The Little Lady of the Big House
|Publisher||Macmillan & Co.|
|Media type||Print (Hardback & Paperback)|
The story concerns a love triangle. The protagonist, Dick Forrest, is a rancher with a poetic streak (his "acorn song" recalls London's play, "The Acorn Planters"). His wife, Paula, is a vivacious, athletic, and sexually self-aware woman, who falls in love with Evan Graham, an old friend of her husband. Unable to choose between the two men, she wounds herself mortally with a rifle in what her husband is certain is a suicide.
Biographer Clarice Stasz writes that the book is "not autobiography", but speaks of London's "frank borrowing from his life with Charmian", his second wife, and says it is "psychologically valid as a mirror of events during [the] winter [of 1912–13]". Paula, like Charmian, is subject to insomnia and is unable to bear children. Based on a reading of Charmian's diary, Stasz identifies Evan Graham with two real-life men named Laurie Smith and Allan Dunn.
Even minor characters can be identified; Forrest's servant Oh My resembles London's valet Nakata. The long-bearded hobo philosopher Aaron Hancock resembles Frank Strawn-Hamilton, who was a long-term guest at the London ranch. Sculptor Haakan Frolich makes an appearance as "the sculptor Froelig", and painter Xavier Martinez appears under his own name.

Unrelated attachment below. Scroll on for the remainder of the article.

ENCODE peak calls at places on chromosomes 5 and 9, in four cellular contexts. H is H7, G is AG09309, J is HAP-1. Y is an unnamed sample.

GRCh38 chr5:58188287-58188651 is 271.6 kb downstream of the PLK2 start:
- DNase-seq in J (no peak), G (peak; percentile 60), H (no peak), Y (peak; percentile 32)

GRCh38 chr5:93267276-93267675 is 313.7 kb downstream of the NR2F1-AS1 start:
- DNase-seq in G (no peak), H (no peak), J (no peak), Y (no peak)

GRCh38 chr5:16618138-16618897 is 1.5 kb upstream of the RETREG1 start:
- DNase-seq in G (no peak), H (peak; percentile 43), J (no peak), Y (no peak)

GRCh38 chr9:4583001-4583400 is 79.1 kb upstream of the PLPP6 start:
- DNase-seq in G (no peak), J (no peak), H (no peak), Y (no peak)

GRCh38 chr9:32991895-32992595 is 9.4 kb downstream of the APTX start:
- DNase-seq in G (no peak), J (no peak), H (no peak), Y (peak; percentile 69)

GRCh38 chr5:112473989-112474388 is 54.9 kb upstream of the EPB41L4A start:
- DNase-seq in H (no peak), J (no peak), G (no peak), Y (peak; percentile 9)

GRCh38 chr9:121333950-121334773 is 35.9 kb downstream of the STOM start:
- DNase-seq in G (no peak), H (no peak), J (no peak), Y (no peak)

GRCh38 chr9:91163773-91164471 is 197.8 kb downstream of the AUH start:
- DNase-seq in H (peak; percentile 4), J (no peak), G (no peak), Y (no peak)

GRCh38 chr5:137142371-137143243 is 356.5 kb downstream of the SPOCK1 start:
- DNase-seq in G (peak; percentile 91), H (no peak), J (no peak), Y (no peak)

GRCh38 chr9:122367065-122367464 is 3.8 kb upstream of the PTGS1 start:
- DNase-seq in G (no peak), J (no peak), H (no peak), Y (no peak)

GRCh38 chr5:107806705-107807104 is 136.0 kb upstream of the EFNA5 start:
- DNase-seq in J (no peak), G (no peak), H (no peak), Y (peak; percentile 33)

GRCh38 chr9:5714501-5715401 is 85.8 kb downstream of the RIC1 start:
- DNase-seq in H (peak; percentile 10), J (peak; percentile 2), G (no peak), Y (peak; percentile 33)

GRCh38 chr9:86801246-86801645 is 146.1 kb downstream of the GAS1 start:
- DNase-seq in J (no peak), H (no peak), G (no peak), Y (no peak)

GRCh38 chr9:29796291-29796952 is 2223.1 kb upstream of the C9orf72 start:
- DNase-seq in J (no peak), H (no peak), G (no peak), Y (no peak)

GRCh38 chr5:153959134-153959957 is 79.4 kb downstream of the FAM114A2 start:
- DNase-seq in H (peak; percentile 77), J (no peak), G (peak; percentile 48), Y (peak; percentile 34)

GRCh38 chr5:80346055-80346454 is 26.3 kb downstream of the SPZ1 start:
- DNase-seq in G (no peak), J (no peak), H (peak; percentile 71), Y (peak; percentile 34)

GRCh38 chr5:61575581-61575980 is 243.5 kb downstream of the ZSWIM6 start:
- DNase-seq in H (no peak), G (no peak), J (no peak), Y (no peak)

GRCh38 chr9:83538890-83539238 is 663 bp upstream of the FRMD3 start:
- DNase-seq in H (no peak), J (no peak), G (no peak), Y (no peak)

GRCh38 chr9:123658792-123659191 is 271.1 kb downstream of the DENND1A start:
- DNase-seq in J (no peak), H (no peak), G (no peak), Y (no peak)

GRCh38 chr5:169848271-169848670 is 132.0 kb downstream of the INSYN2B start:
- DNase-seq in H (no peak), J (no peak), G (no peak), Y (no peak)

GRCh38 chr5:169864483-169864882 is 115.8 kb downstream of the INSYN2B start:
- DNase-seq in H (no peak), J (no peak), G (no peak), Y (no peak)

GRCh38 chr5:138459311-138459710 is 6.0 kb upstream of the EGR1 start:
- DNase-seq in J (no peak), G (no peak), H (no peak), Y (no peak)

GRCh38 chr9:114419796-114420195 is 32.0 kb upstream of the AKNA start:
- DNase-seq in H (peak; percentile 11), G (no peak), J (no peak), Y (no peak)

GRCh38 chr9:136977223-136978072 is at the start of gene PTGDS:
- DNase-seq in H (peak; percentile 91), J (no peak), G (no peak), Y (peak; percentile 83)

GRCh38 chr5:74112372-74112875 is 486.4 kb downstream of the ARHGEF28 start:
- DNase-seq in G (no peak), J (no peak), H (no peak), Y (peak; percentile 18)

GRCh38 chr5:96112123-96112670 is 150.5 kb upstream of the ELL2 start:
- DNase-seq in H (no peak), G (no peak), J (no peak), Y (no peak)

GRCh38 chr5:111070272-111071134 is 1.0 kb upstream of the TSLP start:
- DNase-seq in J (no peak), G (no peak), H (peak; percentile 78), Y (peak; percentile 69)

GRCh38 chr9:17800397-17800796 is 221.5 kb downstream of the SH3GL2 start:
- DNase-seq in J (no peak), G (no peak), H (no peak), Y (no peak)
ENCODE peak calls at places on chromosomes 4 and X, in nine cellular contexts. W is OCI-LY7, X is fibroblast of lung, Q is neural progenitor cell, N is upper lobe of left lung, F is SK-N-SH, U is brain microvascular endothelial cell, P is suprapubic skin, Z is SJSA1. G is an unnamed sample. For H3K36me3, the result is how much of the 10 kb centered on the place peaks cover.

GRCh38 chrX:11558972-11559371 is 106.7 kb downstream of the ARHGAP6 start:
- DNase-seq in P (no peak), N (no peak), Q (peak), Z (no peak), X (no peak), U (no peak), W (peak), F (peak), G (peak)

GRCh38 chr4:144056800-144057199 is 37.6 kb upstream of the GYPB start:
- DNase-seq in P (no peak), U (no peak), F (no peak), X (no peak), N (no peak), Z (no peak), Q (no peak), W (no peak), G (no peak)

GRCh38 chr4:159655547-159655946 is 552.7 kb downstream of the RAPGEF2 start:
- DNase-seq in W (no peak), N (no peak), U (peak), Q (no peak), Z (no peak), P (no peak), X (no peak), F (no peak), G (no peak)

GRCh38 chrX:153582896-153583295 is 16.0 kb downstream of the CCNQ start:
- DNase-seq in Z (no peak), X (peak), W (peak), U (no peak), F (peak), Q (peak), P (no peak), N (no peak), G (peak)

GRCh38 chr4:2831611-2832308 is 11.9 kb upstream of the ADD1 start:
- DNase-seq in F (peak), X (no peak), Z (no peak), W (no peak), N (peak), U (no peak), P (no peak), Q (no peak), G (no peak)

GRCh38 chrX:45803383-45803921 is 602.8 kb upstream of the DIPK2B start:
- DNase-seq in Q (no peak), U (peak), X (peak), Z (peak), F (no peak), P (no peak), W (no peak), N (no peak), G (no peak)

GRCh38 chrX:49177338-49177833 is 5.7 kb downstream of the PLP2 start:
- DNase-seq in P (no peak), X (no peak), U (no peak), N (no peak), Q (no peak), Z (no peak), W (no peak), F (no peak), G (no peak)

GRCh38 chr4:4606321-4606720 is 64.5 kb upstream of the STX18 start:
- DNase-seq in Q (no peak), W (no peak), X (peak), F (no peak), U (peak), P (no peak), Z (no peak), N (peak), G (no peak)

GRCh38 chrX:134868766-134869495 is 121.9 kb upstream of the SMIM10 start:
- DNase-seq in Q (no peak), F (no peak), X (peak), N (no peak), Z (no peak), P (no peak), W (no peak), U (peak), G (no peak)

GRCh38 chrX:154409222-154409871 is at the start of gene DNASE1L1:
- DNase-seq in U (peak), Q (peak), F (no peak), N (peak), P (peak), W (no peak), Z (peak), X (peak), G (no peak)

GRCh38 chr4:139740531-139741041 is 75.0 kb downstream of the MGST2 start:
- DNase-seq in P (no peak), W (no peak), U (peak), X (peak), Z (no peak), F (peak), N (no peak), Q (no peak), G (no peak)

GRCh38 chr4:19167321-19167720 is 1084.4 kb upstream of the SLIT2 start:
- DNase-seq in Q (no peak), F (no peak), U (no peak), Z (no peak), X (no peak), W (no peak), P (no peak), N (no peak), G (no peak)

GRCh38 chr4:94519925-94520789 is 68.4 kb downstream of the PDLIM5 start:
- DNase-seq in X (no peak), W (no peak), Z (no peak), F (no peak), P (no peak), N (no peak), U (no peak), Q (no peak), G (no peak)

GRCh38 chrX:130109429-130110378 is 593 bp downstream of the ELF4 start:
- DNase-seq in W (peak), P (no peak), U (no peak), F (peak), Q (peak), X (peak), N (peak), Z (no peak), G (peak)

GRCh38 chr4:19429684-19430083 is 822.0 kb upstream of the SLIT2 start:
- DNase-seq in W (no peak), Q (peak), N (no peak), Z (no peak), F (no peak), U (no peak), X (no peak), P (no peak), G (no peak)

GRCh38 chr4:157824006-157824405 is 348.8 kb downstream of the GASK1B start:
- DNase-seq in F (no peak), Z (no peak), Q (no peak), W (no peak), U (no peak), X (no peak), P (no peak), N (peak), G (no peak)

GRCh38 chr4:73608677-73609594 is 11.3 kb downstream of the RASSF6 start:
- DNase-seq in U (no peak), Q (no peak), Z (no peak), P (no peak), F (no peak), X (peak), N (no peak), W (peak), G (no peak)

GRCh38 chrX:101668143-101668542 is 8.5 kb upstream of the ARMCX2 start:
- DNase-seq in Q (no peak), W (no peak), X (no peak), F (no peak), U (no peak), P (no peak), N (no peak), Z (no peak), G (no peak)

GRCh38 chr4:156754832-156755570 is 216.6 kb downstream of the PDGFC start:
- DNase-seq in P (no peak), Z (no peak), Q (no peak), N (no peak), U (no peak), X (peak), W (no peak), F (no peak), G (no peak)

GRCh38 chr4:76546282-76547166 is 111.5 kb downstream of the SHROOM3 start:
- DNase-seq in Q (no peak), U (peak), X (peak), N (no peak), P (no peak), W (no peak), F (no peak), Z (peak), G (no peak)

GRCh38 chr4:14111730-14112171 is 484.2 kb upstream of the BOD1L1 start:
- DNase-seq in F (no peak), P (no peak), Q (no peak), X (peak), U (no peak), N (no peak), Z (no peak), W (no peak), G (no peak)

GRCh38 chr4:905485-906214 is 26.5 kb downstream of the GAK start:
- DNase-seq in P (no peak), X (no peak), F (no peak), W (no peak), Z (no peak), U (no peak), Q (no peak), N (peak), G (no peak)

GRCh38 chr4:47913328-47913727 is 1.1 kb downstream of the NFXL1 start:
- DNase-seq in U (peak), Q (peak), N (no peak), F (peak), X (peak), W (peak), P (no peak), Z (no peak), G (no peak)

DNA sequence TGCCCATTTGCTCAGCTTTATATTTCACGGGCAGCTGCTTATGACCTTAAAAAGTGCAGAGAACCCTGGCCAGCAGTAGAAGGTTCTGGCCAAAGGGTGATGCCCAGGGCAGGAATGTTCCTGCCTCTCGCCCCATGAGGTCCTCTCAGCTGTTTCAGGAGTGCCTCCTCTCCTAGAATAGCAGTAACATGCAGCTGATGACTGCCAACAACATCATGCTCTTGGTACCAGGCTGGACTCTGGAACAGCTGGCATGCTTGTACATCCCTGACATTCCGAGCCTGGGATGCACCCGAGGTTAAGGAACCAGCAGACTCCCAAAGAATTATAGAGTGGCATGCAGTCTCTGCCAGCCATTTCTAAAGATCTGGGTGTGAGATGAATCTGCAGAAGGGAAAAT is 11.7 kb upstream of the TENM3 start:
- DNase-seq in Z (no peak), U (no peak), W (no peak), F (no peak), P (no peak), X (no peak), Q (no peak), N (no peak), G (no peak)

London said of this novel: "It is all sex from start to finish—in which no sexual adventure is actually achieved or comes within a million miles of being achieved, and in which, nevertheless, is all the guts of sex, coupled with strength." One reviewer disparaged the novel's "erotomania."
Clarice Stasz further comments:
- Little Lady upset readers in London's day for its gushing sexual imagery... [and] its close portrayal of the tempting pull of adultery. Modern critics, on the other hand, deride its Victorian coyness and sentimentality, its unrealistic characters. Both were correct—it was too sexy for readers in 1915, when it appeared, and not sexy enough for readers beyond the sexually free twenties.
Kevin Starr, in a negative assessment, describes the novel as "wish-fulfilment". He says it
- provides a sort of last will and testament to California possibilities. His ranch life had begun in earnest in 1909 as a moratorium against chaos. Its last literary expression stank of madness and decay. Art and ranching converged in London's last effort, neither sustaining the other.
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